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For Immediate Release
March 9, 2004
(Revised March 24, 2004)



Media Contact
Michael Buckley
JHU Applied Physics Laboratory
Phone: 240-228-7536 or 443-778-7536

MESSENGER Ships to the Cape

NASA's First Mercury Orbiter Mission Preparing for Summer Launch

NASA's MESSENGER spacecraft left home in Maryland today for Cape Canaveral, Fla., site of its scheduled July launch toward Mercury and the first study of that planet from orbit.

Secured in an air-conditioned moving van, MESSENGER set out from NASA's Goddard Space Flight Center in Greenbelt on March 9 and reached Kennedy Space Center/Cape Canaveral Air Force Station the next day. MESSENGER — short for MErcury Surface, Space ENvironment, GEochemistry, and Ranging — spent the past three months being baked, frozen, spun, shaken and probed in Goddard's test facilities, experiencing the conditions of launch and its upcoming five-year journey to the innermost planet.

Over the next several weeks, engineers from The Johns Hopkins University Applied Physics Laboratory (APL) in Laurel, Md., where MESSENGER was designed and built, will prepare the spacecraft for launch at the Astrotech Space Operations facility near Kennedy Space Center. Other team members will continue to test the spacecraft's key operating systems remotely from the MESSENGER Mission Operations Center at APL.

Set for a predawn launch aboard a Boeing Delta II rocket, during a 15-day launch period that opens July 30, MESSENGER will fly past Earth once, Venus twice and Mercury three times before starting its yearlong orbital study of Mercury in March 2011. The Earth flyby in July 2005 and the Venus flybys in October 2006 and June 2007 use the planets' gravity to guide MESSENGER toward Mercury's orbit. Mercury flybys in January 2008, October 2008 and September 2009 further tune MESSENGER's path and allow the spacecraft to gather data critical to planning the mission's orbital phase.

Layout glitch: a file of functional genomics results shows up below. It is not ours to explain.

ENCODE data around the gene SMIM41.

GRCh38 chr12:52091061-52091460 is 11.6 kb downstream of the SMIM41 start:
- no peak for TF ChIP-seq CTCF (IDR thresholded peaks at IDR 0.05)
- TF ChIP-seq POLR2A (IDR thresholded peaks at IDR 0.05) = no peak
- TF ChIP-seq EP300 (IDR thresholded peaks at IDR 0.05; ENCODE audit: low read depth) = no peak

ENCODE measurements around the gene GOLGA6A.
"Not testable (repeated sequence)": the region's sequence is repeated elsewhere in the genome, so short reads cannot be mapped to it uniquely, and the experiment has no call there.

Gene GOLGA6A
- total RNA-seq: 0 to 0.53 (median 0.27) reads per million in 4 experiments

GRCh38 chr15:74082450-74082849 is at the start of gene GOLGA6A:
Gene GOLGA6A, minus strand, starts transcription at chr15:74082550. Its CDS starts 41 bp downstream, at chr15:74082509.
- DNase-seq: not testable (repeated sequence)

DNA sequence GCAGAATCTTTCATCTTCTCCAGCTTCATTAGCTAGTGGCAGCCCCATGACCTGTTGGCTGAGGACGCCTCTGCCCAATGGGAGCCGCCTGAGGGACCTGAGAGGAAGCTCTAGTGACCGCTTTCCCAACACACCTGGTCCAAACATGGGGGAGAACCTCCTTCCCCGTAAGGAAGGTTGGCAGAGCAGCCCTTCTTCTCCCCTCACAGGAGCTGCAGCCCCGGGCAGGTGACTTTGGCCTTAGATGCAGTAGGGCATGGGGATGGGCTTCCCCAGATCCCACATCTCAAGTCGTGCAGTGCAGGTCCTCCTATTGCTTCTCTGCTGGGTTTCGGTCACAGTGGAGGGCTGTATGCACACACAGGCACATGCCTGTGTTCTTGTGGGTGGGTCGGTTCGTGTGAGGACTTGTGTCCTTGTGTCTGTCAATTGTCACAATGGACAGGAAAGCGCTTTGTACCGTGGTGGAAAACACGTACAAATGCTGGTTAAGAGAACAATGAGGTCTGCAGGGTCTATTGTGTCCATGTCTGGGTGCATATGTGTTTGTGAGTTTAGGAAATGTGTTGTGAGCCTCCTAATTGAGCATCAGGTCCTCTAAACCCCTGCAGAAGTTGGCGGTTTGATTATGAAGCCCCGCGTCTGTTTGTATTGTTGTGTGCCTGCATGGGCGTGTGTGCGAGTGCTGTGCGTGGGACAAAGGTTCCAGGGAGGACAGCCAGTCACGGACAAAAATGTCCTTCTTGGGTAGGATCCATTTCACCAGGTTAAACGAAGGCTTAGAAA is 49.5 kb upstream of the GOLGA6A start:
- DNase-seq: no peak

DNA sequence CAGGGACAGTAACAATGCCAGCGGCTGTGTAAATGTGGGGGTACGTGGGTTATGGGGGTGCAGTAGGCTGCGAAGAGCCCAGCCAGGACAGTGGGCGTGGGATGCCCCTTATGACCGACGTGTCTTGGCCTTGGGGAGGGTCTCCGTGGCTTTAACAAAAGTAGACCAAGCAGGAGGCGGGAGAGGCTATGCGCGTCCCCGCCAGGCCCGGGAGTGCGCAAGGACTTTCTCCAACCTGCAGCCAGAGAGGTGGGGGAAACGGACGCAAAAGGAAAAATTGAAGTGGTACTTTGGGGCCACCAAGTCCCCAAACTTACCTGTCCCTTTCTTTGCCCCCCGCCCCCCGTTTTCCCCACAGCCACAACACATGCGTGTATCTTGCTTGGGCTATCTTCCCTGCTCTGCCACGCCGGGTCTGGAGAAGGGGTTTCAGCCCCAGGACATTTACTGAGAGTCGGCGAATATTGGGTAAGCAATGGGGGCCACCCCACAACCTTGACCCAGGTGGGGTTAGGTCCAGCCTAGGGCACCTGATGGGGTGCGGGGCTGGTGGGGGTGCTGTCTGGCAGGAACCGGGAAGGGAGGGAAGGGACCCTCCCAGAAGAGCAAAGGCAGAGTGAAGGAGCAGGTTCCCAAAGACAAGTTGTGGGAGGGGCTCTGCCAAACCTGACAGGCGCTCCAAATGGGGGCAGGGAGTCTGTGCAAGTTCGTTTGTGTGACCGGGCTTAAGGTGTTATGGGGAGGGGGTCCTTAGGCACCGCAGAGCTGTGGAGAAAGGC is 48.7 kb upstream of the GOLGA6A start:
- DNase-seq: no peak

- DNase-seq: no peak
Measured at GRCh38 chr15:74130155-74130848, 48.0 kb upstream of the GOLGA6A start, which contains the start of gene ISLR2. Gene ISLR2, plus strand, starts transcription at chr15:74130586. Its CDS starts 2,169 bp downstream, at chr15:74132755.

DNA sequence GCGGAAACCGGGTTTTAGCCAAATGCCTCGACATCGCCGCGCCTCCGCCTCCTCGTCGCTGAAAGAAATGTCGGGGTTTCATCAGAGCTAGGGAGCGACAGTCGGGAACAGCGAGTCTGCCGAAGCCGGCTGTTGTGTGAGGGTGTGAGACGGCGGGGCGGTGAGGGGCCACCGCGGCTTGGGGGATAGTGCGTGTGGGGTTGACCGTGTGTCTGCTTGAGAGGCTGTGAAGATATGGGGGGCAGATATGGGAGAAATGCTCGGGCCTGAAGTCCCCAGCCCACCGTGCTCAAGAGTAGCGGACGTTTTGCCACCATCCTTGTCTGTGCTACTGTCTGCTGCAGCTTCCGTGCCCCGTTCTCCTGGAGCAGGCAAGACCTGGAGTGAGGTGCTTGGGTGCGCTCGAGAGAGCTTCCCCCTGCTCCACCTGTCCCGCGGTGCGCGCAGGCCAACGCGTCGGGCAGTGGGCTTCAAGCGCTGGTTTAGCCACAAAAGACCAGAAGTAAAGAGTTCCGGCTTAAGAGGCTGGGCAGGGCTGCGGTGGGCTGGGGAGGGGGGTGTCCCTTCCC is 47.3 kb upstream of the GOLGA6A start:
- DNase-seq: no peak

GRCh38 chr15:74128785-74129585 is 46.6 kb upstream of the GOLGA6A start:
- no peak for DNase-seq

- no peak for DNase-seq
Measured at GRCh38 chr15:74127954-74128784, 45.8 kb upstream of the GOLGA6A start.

The compact 1.2-ton spacecraft features several defenses against the intense heat and bright sunlight at Mercury, including a ceramic-fabric sunshade and a heat-radiation system. The mission's orbit design will also keep MESSENGER cooler by allowing it to pass only briefly through heat reflecting off the hottest spots on Mercury's surface, where temperatures can exceed 840 degrees Fahrenheit (450 degrees Celsius).

MESSENGER is the next launch in NASA's Discovery Program of lower cost, highly focused space science investigations. Sean C. Solomon of the Carnegie Institution of Washington leads MESSENGER as principal investigator; APL manages the mission for NASA's Office of Space Science.

More information on MESSENGER's journey and science mission is available at http://messenger.jhuapl.edu.

 

 

 

 

 

 

 

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The Applied Physics Laboratory, a division of The Johns Hopkins University, meets critical national challenges through the innovative application of science and technology. For information, visit www.jhuapl.edu.